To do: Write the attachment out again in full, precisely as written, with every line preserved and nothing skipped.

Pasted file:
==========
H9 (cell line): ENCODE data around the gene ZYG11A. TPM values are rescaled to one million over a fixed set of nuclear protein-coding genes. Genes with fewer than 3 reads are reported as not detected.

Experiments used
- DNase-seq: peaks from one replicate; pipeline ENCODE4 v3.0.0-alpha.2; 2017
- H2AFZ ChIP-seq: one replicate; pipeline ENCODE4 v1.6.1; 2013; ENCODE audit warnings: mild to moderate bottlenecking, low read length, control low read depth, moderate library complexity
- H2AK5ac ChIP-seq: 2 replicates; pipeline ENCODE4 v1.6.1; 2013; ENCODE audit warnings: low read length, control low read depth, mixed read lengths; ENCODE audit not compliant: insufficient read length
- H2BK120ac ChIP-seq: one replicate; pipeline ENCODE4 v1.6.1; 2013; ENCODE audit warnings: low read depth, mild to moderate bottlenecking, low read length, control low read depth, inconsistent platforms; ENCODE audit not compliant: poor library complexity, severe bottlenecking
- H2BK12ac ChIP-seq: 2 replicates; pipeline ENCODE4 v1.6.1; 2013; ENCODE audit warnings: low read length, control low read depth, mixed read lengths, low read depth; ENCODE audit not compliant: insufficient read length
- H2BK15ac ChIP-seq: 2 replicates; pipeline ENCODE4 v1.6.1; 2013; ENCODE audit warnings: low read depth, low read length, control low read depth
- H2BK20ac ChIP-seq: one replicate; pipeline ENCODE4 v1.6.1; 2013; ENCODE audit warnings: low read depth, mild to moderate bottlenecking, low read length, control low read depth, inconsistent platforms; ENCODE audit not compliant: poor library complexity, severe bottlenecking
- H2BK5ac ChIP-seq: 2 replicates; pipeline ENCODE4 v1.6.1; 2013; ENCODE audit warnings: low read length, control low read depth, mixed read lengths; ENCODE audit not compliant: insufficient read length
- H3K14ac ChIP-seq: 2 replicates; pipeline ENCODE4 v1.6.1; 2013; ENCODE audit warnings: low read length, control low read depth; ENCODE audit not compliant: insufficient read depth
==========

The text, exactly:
H9 (cell line): ENCODE data around the gene ZYG11A. TPM values are rescaled to one million over a fixed set of nuclear protein-coding genes. Genes with fewer than 3 reads are reported as not detected.

Experiments used
- DNase-seq: peaks from one replicate; pipeline ENCODE4 v3.0.0-alpha.2; 2017
- H2AFZ ChIP-seq: one replicate; pipeline ENCODE4 v1.6.1; 2013; ENCODE audit warnings: mild to moderate bottlenecking, low read length, control low read depth, moderate library complexity
- H2AK5ac ChIP-seq: 2 replicates; pipeline ENCODE4 v1.6.1; 2013; ENCODE audit warnings: low read length, control low read depth, mixed read lengths; ENCODE audit not compliant: insufficient read length
- H2BK120ac ChIP-seq: one replicate; pipeline ENCODE4 v1.6.1; 2013; ENCODE audit warnings: low read depth, mild to moderate bottlenecking, low read length, control low read depth, inconsistent platforms; ENCODE audit not compliant: poor library complexity, severe bottlenecking
- H2BK12ac ChIP-seq: 2 replicates; pipeline ENCODE4 v1.6.1; 2013; ENCODE audit warnings: low read length, control low read depth, mixed read lengths, low read depth; ENCODE audit not compliant: insufficient read length
- H2BK15ac ChIP-seq: 2 replicates; pipeline ENCODE4 v1.6.1; 2013; ENCODE audit warnings: low read depth, low read length, control low read depth
- H2BK20ac ChIP-seq: one replicate; pipeline ENCODE4 v1.6.1; 2013; ENCODE audit warnings: low read depth, mild to moderate bottlenecking, low read length, control low read depth, inconsistent platforms; ENCODE audit not compliant: poor library complexity, severe bottlenecking
- H2BK5ac ChIP-seq: 2 replicates; pipeline ENCODE4 v1.6.1; 2013; ENCODE audit warnings: low read length, control low read depth, mixed read lengths; ENCODE audit not compliant: insufficient read length
- H3K14ac ChIP-seq: 2 replicates; pipeline ENCODE4 v1.6.1; 2013; ENCODE audit warnings: low read length, control low read depth; ENCODE audit not compliant: insufficient read depth